La Cicciolina interrogée par Thierry Ardisson
Life after porn
Traci LordsTraci Lords supposedly named herself after Katharine Hepburn’s character Tracy Lord from the classic rom-com The Philadelphia Story, but her own film debut was rather less auspicious. She became famous (make that infamous) for appearing in porn films and Penthouse magazine when aged just 16. Her first film, made in 1984, was called What Gets Me Hot!After her arrest for making adult fare while under age, Lords moved into the mainstream, appearing in films such as Blade, and television series such as MacGyver, Will & Grace and Melrose Place. She even sang for the Manic Street Preachers on their 1992 single “Little Baby Nothing”.Sharon MitchellSharon Mitchell, formerly a famed lesbian porn performer, is now the director of the Adult Industry Medical Health Care Foundation, which she established in 1998. She appeared in more than 2,000 movies in the 1970s and 1980s, but her career took a dark turn when she became addicted to heroin, a habit she shook off in the 1990s. In 1996, she was brutally raped by a “fan” and left the porn industry. She founded her health organisation for adult film performers after acquiring a PhD in human sexuality from the Institute for Advanced Study of Human Sexuality in swinging San Francisco.Linda LovelaceLinda Lovelace (real name Susan Boreman) ended her life as an anti-porn campaigner. She starred in Deep Throat, the 1972 film which involved her engaging in sexual practices she later claimed were performed under duress. Indeed, she said her husband (and pimp), Chuck Traynor, regularly threatened her with a gun. After publishing her autobiography, Ordeal, in 1980, Boreman joined the feminist anti-pornography movement. She died following a car accident in 2002.
Interview par Thierry Ardisson de la Cicciolina chez elle à Rome à propos des personnes célèbres avec lesquelles elle aimerait faire l'amour, le sida, la religion.
Ex-porn star La Cicciolina and the divorce from hell
She was the porn star who became an MP, the force of nature whose scandalous career broke every taboo and who helped shape modern Italy. Now La Cicciolina’s 14-year custody battle with one of the world’s most successful artists could land her in jail
The news was buried deep inside the Roman news section of .None of the other papers even bothered with it: Cicciolina to go to jail. In the -sized photo, the tiny, peroxide-blonde, diva whose career has traced the history of in the past 30 years clutched a Victorian doll, smiling the same too-broad, too-bright smile she has flashed at a thousand film cameras, the hard flat charcoal eyebrows crammed down over her cerulean eyes.Far bigger was the photo of “Jeff Lynn Koons” as the paper styled him, Cicciolina’s ex-husband, the father of her only child, Ludwig, and the reason she may, if this week’s sentence is upheld on appeal, go to jail for failing to honour their custody agreement and preventing Koons from seeing their son. In the photo, Koons grins, wearing a pinstriped suit before the giant steel balloon-dog sculpture that stood for months last year outside Palazzo Grassi on Venice’s Grand Canal.It’s a strange parable of the age, this long fight and its bitter conclusion: two grotesques of the age, she with her absurd political career just behind her, he with his look of a travelling brush salesman, manufacturing huge, knowing pieces of kitsch and persuading the art world to pay ever-more-swollen sums for them.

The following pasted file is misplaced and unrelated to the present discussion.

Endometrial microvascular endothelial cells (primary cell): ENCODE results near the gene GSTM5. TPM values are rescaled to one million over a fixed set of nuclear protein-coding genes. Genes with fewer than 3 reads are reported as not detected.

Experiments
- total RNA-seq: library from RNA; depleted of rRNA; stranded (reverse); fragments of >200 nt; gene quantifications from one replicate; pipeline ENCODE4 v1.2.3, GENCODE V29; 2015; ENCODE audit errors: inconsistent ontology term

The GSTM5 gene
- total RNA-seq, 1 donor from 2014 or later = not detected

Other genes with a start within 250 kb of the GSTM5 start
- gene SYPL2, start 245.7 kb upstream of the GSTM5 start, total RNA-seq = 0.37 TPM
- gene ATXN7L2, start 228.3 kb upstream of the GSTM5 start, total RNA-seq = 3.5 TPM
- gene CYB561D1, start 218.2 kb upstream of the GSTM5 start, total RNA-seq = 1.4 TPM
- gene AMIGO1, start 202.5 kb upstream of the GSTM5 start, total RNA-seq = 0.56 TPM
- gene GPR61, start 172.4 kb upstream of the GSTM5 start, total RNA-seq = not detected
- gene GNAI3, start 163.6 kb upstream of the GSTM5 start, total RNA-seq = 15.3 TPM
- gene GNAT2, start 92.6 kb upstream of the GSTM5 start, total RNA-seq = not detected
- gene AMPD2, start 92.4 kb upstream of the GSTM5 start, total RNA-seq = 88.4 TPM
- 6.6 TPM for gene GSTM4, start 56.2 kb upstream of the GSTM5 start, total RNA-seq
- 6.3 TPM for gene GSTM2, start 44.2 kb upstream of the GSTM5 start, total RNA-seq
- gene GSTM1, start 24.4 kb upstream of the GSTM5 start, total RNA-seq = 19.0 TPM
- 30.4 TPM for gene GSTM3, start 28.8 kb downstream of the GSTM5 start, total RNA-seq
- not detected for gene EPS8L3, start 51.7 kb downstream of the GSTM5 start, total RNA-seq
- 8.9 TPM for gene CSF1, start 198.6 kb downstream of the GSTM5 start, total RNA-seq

They met in 1987, and getting together seemed a brilliant career-move for both of them: she was 35, ready to crown her career as Italy’s most celebrated porn star with a magnificently improbable liaison; while he, connoisseur of post-modern artworks of jaw-dropping vulgarity, who always teased, like Warhol and Gilbert and George, with the idea of knitting life and art in a seamless robe, now had a partner whose life, like his own work, was all on the outside.The couple married in 1990, separated in 1992 and divorced six years later. She mournfully describes him watching videos all day while she was reduced to conversing with the dog. A son resulted however, young Ludwig. When they split, both claimed custody. A bitter and very expensive legal battle ensued, lasting 14 years and finishing yesterday, with a jail sentence for the woman who, as an Italian MP, once advocated sex for prisoners. No one doubts that there will be an appeal.La Cicciolina, which means approximately “cuddles”, was born in November 1952, “after a long stormy night” as she records on her website, in the poor section of Budapest where, exactly 50 years later, she would stand unsuccessfully for election as a Hungarian MP.Her destiny, she told Italy’s L’Espresso magazine last year, “was written in the stars. I have had a very unusual relationship with sex since I was a child. I was curious about it, I enjoyed it, it made me feel powerful.”Coming of age in the late Sixties, when unbridled sex and female emancipation were considered synonymous, Staller was born at the right time – though not the right place, amid the repression and puritanism of the . But communism, too, had its lighter side.“As a girl I worked as a waitress in a hotel in Budapest,” she recalled, “and the secret service approached me and asked me to seduce foreign guests. I had to go in their rooms, make them talk, then photograph the papers I found in their bags.“At the age of 18 I was agent Katicabogar [the Hungarian for ladybird], spy and comfort girl to Arab businessmen and politicians.”It’s not surprising she was picked for the work: photographs of her as a teenager show a striking beauty with a long straight nose and severe blue eyes, blonde hair swept back behind her ears. The avaricious, lustful grin that became her trademark was still a few years in the future.In the course of her work she met an Italian travel agent, married him, and vaulted gracefully over the , moving to Rome. The marriage, which may only have been for immigration purposes, quickly fell apart, but with her exotic looks, Staller soon found work as an advertising model for leading Italian brands. Then, in 1973, the sexually precocious Hungarian ladybird stumbled on the man who was to change everything., who had been kicked out of for spying on the girls’ toilets, was a photographer looking for a lucky break, and in an Italy still beset by clericalism and in the clammy grip of , the two of them set about causing trouble.“He was a kid without a lira to his name, with a broken down old Peugeot which sometimes I had to push to get it going,” she recalls. Together they launched a midnight programme on a station called Radio Luna with the unblushing title It was a sex-chat show, a revolutionary idea at the time, featuring live contributions from listeners, and it took off. Staller came up with the term “cicciolina”, an affectionate diminutive of the word for “fatty”, thus “cuddleable” or “pinchable”, as a nickname for her genitals. When it caught on, she took to applying it promiscuously to all the dirty-minded men who called in. Finally the name stuck to her, “La Cicciolina”, she of the pinchable pudenda, and a brand was born.The pair of them began systematically dismantling Italy’s taboos, publishing photographs of the model in sexy poses, staging the first appearance of a totally nude woman in an Italian public place (La Cicciolina, naturally, in a discotheque), the first naked breast to make it on to national television, then, in 1979, Italy’s first soft-core porno film. Within five years, soft had turned hard, but the star remained the same.Today, La Cicciolina describes it as a natural and also enjoyable progression. “From when I was an adolescent I realised I was so sexy that every man wanted only and immediately to possess me: without sentiment, just out of libido. I don’t regret any of it.“You see, the character of Cicciolina, both naive and malicious, was not an act. It was really me. I was a spontaneous girl who liked to have sex, to show off eroticism, to shock the prudish… I liked to put on shows, to excite people, to make them smile. Making porno films was good work, and I’m not afraid to say that many times, on the set, I enjoyed myself.”She regretted none of it – but, at other times, she seems to regret the whole thing. “I repeat, I regret nothing – but I believe that I was never loved,” she says.No white knight ever showed up. Instead, in 1987, as she reached the far boundaries of what Italy would accept, a political grouping known as the Radical Party stepped in to make an honest woman of her.The Radical Party was as much a child of the Sixties as La Cicciolina herself, exasperated with the vice-like grip in which the Catholic Church continued to hold the country, but equally contemptuous of the grey, Stalinistic verities of the other great alternative, the Communist Party. The Radicals, led by fat and flamboyant Marco Pannella, famous for being repeatedly arrested for smoking joints in public places, was for all those modern Scandinavian sort of things that the Church wouldn’t countenance – abortion, contraception, dope, divorce and (why the hell not?) pornography, too.In the most brilliant publicity coup of its short history, the party adopted Ilona Staller, and, although she was placed way down the list of candidates, she received enough personal preferences – 20,000, second only to the party leader Pannella – to sweep into parliament, and history.Staller is proud of what she achieved as an MP. “I was an MP in the Italian parliament from 1987 to 1992,” she says, “and I fought the fight for sexual freedom, the fight against every form of censorship, for sex inside prison and sexual information in schools, for education about Aids….” In other words she began to take herself seriously. She had lived a life which, in any other age, would have led to ignominy and disgrace. She had committed every sort of gross act – even today, “Cicciolina with a horse” pops up readily if you put her name into Google – for paying audiences, and every man she had ever met had screwed her rotten, one way or another. But now, thanks to the Radical Party, it all made perfect sense: she was a missionary for the new society.Perhaps Staller didn’t realise that this was just another form of exploitation, this time in suits and in parliament; more exploitation, for different and more abstract ends, but barely less cynical than that of the porno barons who had been making money out of her for the previous 15 years. For the Radical Party, she was a living, grinning stunt who put the party on the map. But five years was quite enough. In 1992 she tried to make it on her own, forming the “Party of Love” with her old photographer/manager Schicchi and Moana Pozzi, Italy’s other legendary porn star.But in truth, Staller was no politician, and the Party of Love was no party. It failed to pick up more than a handful of votes, and died.